In general I'm enjoying the book. I love learning more about the artist who created some of the most meaningful music in my life, and about the woman I have always considered a personal role model. I love the stories of how albums were recorded, and even how they were received. What I don't like -- and don't want -- is author David Yaffe's pronouncement of what a song is "about".

Art is always open to interpretation. In fact, art is not complete without interpretation. All art -- novels, film, theatre, visual arts, music -- is incomplete until the receiver (viewer, listener, reader, etc.) experiences it. And that experience is unique to us as individuals. I don't experience art exactly the same way you do, because we each bring our own unique experiences and consciousness to that art. Our interpretation may be conscious or subconscious. It may be intellectual or emotional or, likely, a combination of those. But it is unique to us.

I always say that if I really love a book, I will not see the movie, because I'm almost guaranteed to be disappointed. I want my own interpretation to live in my mind, and if I see the movie, I'll never be able to do that again. The filmmaker's interpretation will taint -- or at least supplant -- my own.

This is what's happening with Reckless Daughter. I don't want to know who or what these songs are "about," because they're not about one thing. I have been listening to and loving this music my whole life. I loved this music without knowing who "Willy" is (Stephen Stills) or which heroin addict in Joni's life inspired her to write "Cold Blue Steel and Sweet Fire" (James Taylor). I'm currently listening to Ladies of the Canyon, so soon I'll be moving into music that means a great deal to me -- not one album, but many -- and I don't want someone else's interpretation mucking up my personal experience of this art.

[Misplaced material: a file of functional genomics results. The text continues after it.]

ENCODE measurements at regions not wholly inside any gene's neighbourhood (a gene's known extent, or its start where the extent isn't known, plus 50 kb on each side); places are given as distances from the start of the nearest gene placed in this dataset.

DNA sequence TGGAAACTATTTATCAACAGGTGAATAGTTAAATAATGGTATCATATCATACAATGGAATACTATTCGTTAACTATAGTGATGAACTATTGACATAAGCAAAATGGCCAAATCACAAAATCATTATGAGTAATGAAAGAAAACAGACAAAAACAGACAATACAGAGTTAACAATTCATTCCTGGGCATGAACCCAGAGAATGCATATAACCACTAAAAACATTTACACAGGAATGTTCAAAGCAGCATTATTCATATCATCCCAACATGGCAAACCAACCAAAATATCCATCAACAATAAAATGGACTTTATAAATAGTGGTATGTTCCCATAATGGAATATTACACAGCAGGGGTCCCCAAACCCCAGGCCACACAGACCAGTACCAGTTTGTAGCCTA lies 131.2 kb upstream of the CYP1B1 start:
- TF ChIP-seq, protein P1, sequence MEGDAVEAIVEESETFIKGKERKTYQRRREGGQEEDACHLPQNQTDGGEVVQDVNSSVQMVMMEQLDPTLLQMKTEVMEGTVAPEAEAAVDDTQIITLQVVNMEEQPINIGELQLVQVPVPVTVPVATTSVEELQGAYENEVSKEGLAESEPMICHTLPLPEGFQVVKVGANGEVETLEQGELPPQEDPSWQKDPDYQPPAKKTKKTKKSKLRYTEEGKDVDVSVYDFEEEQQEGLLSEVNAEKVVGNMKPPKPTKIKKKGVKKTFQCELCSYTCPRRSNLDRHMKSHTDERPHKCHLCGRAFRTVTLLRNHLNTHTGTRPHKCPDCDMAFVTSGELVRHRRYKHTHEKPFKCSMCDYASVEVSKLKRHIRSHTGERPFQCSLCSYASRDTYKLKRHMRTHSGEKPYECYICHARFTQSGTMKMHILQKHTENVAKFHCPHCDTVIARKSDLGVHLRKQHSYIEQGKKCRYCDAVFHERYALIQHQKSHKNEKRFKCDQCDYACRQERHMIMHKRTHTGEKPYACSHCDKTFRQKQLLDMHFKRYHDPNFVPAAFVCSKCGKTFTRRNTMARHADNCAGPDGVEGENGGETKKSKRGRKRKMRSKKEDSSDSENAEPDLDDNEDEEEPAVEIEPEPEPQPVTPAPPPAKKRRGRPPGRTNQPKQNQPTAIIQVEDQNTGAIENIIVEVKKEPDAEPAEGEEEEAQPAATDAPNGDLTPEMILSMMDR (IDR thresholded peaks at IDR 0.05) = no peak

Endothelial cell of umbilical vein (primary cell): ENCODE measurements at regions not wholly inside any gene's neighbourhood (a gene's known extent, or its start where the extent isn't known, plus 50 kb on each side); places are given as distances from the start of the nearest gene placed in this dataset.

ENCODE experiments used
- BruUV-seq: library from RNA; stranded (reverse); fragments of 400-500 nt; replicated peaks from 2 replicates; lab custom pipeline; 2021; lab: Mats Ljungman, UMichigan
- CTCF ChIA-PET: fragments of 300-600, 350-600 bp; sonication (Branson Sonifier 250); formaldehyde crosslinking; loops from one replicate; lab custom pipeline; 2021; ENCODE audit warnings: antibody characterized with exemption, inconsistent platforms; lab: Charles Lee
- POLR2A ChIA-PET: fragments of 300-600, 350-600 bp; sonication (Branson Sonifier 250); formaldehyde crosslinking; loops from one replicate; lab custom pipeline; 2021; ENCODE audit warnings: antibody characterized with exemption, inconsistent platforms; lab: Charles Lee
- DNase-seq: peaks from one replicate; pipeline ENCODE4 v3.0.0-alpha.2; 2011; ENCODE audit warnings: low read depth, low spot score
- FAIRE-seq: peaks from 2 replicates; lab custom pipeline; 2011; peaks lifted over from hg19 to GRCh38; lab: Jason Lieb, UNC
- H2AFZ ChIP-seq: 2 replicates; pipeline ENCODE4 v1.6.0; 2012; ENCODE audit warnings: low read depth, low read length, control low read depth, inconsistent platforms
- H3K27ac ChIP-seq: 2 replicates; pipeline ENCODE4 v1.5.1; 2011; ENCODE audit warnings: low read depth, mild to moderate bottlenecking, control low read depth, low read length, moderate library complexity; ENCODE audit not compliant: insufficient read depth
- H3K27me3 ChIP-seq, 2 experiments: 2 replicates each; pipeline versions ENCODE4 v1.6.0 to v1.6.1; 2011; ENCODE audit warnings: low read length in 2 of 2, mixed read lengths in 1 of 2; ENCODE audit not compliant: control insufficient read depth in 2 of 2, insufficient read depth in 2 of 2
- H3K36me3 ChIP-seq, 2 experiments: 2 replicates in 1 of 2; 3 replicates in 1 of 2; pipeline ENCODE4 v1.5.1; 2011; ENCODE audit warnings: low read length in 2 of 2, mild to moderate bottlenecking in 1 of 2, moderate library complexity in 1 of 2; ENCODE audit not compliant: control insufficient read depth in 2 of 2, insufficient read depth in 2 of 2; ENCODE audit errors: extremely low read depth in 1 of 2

I wish I could read the book with some kind of filter on.

11.28.2017

listening to joni: #2: clouds

Clouds, 1969

Clouds, front cover
Listening to Clouds was a strange experience for me: I didn't know the album! I know every note of every album Joni has recorded since then, but this one was foreign.

Of course I know the famous songs from this album -- "Chelsea Morning," "That Song About the Midway," and "Both Sides, Now" -- but I had no memory at all of the other songs. The one exception was the a cappella "The Fiddle and the Drum," about the US's war-making -- but that's because not long ago, we saw Joni perform it on an episode of the old Dick Cavett Show, filmed right after Woodstock had taken place. But the actual album? It felt like I was hearing it for the first time.

This must mean that my sister and I didn't play Clouds. Maybe we didn't own it and filled it in later, when Joni's music had gone way past this stage. I really don't know. I'll see if my sister has any idea.

Even more surprising, I had a mixed reaction this album. 

On Clouds, we hear the true beauty of Joni's voice. Her voice sounds so much richer and fuller than it does on Song to a Seagull. This must be a consequence of production. According to biographer David Yaffe, David Crosby's production of Song was a bit bizarre. Although Clouds was only her second album, Joni already was through with producers, and would fight throughout her career to produce her music herself, working only with a sound engineer. On Clouds, her voice is beautiful -- still those crazy high notes, but also a whole range of full, supple sound.

Clouds, full cover, opened
When this album was released, Judy Collins had already covered "Chelsea Morning" and "Both Sides, Now" on her album Wildflowers. I'm not a Judy Collins fan, and if I had heard only her version, I would think the songs were banal. But both songs come alive on Clouds. Incidentally, if the media was still looking for Joni The Folksinger, "Both Sides, Now" would tick that box.